An Inversion of Values: The Cult of Homosexuality
English would find that unmasculine in the extreme (or worse); and, he hinted, the Scotswere still more hopeless.
Those who were caught up in a scandal in their country of origin tended to retreatto the colonies. Robert Eyton, vice-chancellor of St. Margaret’s, Westminster, exiledhimself to Queensland in 1900 after a major scandal.
In the 1930s, two-thirds of themen posted to Malaysia were homosexual. Many were indicted after a Chinese male pros-titute spilled the beans; deportations and two suicides followed.
Tangier also attractedmany visitors in the 1930s — Bohemian intellectuals and homosexuals. Stephen Tennantexplains this fascination for the city that symbolizes exoticism and expatriation. It iscurious, he says, but here — so close to Spain — just thirty miles away — the sea iswarmer, and the sun is burning. The spirit of Africa, which one breathes, which radiatesin the streets — which is exhaled by the ground and the sidewalks, is strangely pleasingto me.
Homosexual tourism was born in the colonies. For the foreigner, everything waseasier: the fear of being recognized disappeared, and legislation could not reach him. Theexoticism of the place added to the eroticism of the situation. Gide eulogized these easyrelations. There were boys all over, blossoming in the sun, with gilded skin, marvelouslycomplaisant, always available, free of prejudices and inhibitions.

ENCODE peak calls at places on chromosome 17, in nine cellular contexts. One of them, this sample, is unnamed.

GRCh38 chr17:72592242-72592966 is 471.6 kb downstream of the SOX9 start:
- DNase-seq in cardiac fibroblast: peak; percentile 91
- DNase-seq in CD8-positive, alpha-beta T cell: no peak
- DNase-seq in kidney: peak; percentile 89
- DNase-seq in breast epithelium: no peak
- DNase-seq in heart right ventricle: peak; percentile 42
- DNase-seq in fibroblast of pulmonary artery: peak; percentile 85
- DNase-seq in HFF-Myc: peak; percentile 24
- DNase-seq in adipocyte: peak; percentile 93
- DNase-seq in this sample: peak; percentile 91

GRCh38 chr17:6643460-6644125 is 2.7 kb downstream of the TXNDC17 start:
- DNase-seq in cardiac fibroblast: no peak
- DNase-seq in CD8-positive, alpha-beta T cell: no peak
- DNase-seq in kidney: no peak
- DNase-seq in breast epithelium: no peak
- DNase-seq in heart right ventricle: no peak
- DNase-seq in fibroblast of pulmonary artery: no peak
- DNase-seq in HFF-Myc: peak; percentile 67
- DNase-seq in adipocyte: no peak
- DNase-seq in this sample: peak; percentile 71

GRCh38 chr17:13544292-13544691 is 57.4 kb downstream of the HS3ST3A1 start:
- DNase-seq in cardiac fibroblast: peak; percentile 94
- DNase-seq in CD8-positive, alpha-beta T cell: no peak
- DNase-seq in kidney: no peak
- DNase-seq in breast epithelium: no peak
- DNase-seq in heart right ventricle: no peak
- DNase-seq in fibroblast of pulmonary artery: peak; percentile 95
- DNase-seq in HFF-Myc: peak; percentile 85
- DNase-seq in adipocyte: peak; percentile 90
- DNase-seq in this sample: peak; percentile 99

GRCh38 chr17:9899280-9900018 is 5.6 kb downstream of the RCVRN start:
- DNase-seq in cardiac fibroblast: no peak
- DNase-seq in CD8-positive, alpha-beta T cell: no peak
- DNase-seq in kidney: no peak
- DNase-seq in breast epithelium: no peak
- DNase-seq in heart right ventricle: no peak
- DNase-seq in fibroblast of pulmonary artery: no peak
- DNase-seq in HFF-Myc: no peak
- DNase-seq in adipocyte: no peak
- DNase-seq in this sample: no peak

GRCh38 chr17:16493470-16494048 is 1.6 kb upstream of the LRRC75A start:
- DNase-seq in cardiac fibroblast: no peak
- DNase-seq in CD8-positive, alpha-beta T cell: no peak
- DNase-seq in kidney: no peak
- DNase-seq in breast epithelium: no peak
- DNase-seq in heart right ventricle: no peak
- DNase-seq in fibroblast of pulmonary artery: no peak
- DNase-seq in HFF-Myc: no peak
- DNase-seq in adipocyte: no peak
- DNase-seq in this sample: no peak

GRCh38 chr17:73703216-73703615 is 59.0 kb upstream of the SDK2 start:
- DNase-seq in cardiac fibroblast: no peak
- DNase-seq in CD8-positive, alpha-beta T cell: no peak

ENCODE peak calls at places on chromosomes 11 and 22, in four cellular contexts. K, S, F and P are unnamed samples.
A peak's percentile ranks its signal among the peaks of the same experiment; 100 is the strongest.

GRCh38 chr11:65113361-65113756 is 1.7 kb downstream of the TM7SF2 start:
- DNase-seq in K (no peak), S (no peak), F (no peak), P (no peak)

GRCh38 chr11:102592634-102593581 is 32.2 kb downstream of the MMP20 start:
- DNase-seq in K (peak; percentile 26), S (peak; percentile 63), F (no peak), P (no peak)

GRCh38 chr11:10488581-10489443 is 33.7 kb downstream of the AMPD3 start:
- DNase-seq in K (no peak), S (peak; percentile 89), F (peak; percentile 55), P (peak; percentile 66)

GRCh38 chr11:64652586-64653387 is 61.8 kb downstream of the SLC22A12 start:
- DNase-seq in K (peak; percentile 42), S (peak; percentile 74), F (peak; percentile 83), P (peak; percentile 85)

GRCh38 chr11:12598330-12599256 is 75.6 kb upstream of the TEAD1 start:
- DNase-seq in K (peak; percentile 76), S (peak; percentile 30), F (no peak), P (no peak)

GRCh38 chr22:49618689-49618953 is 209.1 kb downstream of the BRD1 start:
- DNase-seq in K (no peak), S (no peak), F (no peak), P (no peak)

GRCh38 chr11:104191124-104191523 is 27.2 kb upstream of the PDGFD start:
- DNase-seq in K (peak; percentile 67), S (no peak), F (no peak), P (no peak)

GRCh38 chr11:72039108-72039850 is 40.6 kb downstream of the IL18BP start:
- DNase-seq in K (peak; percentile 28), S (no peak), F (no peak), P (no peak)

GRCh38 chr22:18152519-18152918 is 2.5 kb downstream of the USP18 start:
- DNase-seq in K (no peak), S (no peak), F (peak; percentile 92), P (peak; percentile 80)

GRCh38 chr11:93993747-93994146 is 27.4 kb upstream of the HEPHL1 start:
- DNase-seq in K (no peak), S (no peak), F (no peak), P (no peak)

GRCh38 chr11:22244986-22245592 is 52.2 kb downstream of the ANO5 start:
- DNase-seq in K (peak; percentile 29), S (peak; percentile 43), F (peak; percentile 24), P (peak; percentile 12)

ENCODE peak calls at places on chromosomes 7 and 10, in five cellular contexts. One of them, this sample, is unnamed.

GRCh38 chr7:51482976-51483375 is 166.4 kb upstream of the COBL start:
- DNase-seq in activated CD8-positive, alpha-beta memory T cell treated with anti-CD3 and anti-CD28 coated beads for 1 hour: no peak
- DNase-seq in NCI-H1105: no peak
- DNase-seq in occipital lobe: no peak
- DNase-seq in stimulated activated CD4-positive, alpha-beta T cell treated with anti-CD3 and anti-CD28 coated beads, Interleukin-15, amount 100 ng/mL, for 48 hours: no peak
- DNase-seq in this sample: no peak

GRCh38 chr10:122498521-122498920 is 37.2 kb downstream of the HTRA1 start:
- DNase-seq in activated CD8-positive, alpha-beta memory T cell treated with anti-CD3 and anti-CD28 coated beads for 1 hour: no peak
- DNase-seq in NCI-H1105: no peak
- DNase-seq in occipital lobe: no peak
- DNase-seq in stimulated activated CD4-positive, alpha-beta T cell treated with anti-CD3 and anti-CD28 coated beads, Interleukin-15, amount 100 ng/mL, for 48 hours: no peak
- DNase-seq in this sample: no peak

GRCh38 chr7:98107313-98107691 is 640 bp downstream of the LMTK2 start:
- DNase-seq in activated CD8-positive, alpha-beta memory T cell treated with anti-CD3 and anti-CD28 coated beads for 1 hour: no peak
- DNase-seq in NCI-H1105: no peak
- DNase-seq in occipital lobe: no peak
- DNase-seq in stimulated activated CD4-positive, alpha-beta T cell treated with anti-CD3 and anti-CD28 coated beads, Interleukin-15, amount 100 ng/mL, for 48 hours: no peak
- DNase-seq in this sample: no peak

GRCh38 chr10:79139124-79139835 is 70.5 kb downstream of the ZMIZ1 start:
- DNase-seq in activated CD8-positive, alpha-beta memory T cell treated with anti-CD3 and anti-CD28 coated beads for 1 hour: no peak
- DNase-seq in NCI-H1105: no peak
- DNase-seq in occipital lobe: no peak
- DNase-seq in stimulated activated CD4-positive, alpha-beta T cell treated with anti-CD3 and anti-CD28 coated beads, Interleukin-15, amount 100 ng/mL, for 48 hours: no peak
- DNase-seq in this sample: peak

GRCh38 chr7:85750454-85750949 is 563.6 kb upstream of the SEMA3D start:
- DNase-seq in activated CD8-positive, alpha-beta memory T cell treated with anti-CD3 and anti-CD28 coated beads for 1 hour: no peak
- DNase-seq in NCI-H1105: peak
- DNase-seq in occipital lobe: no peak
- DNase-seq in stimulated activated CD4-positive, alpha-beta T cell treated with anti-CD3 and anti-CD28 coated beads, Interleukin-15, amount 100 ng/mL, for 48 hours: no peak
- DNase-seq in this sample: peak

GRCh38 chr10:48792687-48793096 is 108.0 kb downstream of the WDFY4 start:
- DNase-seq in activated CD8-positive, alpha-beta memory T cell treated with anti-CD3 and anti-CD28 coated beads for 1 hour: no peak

Boys were passedfrom hand to hand. In the company of Wilde and Lord Alfred Douglas, Gide discoveredthat the trade in boys was organized for the purpose of satisfying demand from foreignvisitors; one wonders whether he really was unaware that this was prostitution in dis-guise, that he believed in the spontaneity of the boys who were offered to him.
AMYNTAS: North African Journals,
money is never mentioned. However, tipping or“baksheesh” was commonplace and pederasty is directly associated with those who havemoney. The colonizer, in his financial superiority, is sure to obtain satisfaction one way oranother; consequently, he goes out of his way to show that money plays no part in hisrelations. The reader himself loses his faculty of judgment and Gide is an accomplice inthat, for he makes a show of his weaknesses, his shortcomings, his hesitations. But, whilehe may question his sexuality, he never doubts his choice of partners.Like Gide, Montherlant evokes life in Algiers as a continuous source of sexualadventure. He tours the Jardin d’Essai, and Bab-el-Oued, and goes to the cinema lookingfor yaouleds, Arab adolescents, whom he renames with his liking: The “Thorny Rose of Blida,” “Jasmine of Belcourt,” “Genêt of Médéa,” “He who opens the doors of the sky.”According to Montherlant, the North African colonials came to fulfill their fantasies inAlgiers for all sorts of reasons: there was “the French dream”: to conquer, control, exploit;the “artistic dream”: dancers, jasmine, young men; and the “human dream”: assimilation, justice, fraternity.
438. Cited by Peter Parker,
A Life of J.R. Ackerley
, London, Constable, 1989, 465 pages, p.74.439. Ronald Hyam,
Empire and Sexuality: The British Experience
, Manchester, Manchester UniversityPress, 1990, 234 pages.440.
, p.109.441. Cited by Philip Hoare,
, p.295.442. André Gide,
Si le grain ne meurt
, reedited., Paris, Gallimard, coll. “Folio,” 1986,372 pages.443. See on this subject Hédi Khelil, Sens, jouissance, tourisme, érotisme, argent dans deuxfictions coloniales d’André Gide, Tunis, Éditions de la Nef, 1988, 172 pages.444. Cited by Pierre Sipriot,
Montherlant sans masque
Écris avec ton sang, 1932-1972
, Paris, RobertLaffont, 1990, 505 pages, p.30.